From the corner of her eye, she saw a quick motion over the water. It was like a water skimmer bug, but bigger and faster and her focus was fixed too late to find out if that’s what it was. Then it happened again. Something seemed to fly on the surface of the water, hopping along until it fell in with a soft plink. Her eyes found the source of the skipping stones on the opposite bank. The person seemed especially tall and very unusually garbed. And strangest of all, her mother appeared to be on the other side with the rock skipper.

“Hello!” the voice was gruff and low. When the stranger waved, Ozanna did not.

*Come along, Ozanna,* her mother summoned telepathically. * I’ve someone I want you to meet.*

More out of curiosity than obedience, Ozanna came up from the bank to the footbridge and looked across it. The stone wall on the other side had a door and she’d never been beyond it, not because she had never wanted to, but because it had always been closed. Today it stood open.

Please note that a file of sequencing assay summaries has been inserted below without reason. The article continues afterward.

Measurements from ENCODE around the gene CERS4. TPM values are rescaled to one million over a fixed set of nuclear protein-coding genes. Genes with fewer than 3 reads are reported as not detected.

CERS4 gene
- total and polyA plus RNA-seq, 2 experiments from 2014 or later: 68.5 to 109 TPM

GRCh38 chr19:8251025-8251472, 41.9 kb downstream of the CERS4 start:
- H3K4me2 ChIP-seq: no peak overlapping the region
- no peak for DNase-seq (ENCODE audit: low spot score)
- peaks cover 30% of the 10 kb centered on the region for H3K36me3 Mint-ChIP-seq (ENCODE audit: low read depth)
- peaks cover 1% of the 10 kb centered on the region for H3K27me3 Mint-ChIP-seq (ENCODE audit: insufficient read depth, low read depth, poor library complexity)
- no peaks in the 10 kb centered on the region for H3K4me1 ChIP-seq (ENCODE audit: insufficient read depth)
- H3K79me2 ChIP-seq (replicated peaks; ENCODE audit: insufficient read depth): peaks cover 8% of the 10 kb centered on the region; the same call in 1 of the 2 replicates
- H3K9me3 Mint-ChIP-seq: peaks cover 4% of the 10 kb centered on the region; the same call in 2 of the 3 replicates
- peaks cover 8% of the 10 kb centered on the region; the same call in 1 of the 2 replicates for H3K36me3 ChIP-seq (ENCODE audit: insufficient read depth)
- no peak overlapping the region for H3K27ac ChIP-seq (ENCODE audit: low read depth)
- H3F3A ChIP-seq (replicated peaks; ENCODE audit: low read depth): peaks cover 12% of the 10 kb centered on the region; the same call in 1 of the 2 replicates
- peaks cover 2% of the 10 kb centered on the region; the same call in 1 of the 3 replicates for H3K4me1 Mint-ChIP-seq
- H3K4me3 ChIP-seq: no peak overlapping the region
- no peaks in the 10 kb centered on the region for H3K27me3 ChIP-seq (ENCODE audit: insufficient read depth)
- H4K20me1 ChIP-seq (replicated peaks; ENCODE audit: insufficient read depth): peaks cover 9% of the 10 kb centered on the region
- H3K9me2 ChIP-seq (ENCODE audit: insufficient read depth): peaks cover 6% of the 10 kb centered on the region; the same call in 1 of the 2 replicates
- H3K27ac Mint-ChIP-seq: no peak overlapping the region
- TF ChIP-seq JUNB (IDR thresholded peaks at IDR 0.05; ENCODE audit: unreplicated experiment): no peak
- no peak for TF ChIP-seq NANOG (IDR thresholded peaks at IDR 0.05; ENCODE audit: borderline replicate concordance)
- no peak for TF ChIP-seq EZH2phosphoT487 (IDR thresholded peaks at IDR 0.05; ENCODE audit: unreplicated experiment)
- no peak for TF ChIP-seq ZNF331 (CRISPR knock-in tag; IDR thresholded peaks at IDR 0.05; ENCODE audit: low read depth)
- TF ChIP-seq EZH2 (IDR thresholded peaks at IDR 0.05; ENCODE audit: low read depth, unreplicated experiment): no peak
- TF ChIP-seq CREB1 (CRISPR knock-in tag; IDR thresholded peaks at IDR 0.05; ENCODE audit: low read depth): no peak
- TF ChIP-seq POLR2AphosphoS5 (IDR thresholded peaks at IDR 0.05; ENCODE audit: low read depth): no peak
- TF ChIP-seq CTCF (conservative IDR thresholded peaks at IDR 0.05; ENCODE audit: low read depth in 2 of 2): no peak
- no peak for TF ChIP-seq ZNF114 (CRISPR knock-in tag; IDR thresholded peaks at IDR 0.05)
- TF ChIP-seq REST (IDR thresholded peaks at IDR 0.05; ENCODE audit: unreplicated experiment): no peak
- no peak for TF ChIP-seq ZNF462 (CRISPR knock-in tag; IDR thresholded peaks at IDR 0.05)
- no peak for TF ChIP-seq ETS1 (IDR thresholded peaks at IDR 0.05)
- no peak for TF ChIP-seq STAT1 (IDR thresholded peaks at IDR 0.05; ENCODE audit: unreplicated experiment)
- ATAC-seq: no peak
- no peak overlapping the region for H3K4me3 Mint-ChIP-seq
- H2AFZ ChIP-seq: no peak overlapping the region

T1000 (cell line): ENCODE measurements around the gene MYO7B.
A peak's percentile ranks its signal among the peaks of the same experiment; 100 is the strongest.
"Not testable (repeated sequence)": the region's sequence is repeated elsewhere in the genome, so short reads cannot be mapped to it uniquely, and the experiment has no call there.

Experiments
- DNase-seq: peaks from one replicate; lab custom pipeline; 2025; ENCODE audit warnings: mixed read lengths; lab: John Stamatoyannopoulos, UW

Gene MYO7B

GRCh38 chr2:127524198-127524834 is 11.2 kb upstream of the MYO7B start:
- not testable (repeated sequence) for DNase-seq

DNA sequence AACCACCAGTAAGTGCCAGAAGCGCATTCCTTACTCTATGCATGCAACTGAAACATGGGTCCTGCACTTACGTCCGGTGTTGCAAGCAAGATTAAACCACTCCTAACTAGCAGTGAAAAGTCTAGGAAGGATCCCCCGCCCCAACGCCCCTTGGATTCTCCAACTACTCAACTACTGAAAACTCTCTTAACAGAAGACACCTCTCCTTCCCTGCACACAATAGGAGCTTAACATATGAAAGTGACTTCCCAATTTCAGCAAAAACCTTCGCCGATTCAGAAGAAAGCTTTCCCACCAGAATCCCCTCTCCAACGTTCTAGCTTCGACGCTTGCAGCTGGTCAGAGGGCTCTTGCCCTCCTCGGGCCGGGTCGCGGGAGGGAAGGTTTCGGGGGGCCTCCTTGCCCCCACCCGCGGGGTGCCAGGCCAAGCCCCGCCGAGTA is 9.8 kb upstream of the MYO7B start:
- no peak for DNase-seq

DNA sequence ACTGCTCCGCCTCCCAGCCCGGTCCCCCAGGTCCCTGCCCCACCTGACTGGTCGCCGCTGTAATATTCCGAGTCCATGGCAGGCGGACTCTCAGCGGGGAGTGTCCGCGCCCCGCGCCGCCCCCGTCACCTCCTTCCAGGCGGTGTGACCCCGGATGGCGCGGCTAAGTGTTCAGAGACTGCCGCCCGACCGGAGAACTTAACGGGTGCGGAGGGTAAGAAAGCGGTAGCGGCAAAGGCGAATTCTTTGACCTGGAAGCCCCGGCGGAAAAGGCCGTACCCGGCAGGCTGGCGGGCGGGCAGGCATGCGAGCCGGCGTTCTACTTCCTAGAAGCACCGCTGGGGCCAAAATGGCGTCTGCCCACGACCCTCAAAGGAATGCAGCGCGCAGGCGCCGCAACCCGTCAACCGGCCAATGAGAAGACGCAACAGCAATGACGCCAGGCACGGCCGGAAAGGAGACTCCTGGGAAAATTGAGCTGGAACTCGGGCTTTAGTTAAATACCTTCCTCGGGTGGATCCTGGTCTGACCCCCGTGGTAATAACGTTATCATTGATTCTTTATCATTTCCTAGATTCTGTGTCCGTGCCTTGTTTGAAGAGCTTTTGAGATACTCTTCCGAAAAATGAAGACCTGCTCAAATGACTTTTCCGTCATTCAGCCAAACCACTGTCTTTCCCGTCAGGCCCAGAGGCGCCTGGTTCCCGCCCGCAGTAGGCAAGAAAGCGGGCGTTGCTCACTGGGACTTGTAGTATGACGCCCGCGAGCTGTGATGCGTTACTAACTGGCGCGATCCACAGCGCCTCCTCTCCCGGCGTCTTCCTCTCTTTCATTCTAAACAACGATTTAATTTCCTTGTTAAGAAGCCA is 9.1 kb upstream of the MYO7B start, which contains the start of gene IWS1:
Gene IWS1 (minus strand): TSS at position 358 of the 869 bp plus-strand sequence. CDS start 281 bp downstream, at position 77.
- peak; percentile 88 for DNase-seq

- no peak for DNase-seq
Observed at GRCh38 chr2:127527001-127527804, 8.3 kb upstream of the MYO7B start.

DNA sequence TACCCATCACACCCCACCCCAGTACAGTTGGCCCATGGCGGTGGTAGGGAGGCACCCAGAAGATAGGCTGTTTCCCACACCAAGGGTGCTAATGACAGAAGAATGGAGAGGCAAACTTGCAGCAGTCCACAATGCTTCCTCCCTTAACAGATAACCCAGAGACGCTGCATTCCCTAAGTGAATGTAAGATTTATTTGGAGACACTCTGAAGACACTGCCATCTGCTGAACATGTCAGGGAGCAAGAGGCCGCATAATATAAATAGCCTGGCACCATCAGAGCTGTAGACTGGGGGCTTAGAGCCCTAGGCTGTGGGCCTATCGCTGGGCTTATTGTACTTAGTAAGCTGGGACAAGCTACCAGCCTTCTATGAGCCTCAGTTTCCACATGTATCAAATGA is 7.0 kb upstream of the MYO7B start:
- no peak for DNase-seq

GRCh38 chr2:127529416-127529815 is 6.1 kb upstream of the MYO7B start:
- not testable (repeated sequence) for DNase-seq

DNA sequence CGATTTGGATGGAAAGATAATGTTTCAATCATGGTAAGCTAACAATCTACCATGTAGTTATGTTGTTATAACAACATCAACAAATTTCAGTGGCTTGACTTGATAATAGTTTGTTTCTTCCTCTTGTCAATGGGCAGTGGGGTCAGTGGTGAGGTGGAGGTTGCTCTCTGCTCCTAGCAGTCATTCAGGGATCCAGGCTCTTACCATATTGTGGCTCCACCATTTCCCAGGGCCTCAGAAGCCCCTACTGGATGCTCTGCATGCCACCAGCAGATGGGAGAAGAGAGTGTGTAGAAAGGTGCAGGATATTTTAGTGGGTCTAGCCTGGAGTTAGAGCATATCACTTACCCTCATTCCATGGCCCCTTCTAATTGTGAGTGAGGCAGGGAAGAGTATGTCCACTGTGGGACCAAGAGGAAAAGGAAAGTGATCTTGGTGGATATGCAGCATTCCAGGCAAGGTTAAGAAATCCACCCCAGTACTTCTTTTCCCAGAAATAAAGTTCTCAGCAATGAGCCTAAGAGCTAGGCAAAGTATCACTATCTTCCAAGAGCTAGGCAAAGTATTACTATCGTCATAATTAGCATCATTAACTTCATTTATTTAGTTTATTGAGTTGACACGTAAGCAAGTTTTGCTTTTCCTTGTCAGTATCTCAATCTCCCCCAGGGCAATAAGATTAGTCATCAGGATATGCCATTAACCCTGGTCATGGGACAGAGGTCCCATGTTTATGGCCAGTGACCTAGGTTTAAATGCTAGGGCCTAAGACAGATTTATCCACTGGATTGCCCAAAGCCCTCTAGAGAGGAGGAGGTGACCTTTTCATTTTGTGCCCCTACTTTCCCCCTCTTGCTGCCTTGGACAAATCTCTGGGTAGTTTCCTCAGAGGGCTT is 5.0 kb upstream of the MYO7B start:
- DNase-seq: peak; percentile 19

Timidly, she crossed the threshold. The trees loomed big and the forest beyond was moss covered and shaded, like something from a story about the Wildings of Fana. She measured her steps and glanced back and forth.

“Come, come,” her mother prompted as she neared. Ozanna paused apart from them, looking between the face of her whole world, the mother who rose like the sun every morning to say prayer and guide her through the day, and the guest, this strange one, with thick hands, startlingly intense eyes, and a face of fur.

“Ozanna.” Her mother knelt on one knee and stretched a slender arm out to draw the little one in. “I have someone I would like you to meet. This man is your father.”